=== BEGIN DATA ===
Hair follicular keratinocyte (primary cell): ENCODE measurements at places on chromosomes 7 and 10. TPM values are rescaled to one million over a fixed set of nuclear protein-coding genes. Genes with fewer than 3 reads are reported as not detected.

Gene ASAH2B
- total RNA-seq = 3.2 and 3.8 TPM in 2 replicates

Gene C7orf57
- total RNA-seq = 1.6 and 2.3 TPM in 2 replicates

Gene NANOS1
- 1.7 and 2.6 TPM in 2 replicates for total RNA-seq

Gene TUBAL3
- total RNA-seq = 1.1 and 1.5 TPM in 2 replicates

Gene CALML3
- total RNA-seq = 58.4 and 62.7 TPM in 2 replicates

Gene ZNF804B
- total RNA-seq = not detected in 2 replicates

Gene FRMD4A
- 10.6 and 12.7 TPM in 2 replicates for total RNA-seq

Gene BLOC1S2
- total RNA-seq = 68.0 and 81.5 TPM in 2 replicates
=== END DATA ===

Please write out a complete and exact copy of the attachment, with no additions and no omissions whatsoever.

Hair follicular keratinocyte (primary cell): ENCODE measurements at places on chromosomes 7 and 10. TPM values are rescaled to one million over a fixed set of nuclear protein-coding genes. Genes with fewer than 3 reads are reported as not detected.

Gene ASAH2B
- total RNA-seq = 3.2 and 3.8 TPM in 2 replicates

Gene C7orf57
- total RNA-seq = 1.6 and 2.3 TPM in 2 replicates

Gene NANOS1
- 1.7 and 2.6 TPM in 2 replicates for total RNA-seq

Gene TUBAL3
- total RNA-seq = 1.1 and 1.5 TPM in 2 replicates

Gene CALML3
- total RNA-seq = 58.4 and 62.7 TPM in 2 replicates

Gene ZNF804B
- total RNA-seq = not detected in 2 replicates

Gene FRMD4A
- 10.6 and 12.7 TPM in 2 replicates for total RNA-seq

Gene BLOC1S2
- total RNA-seq = 68.0 and 81.5 TPM in 2 replicates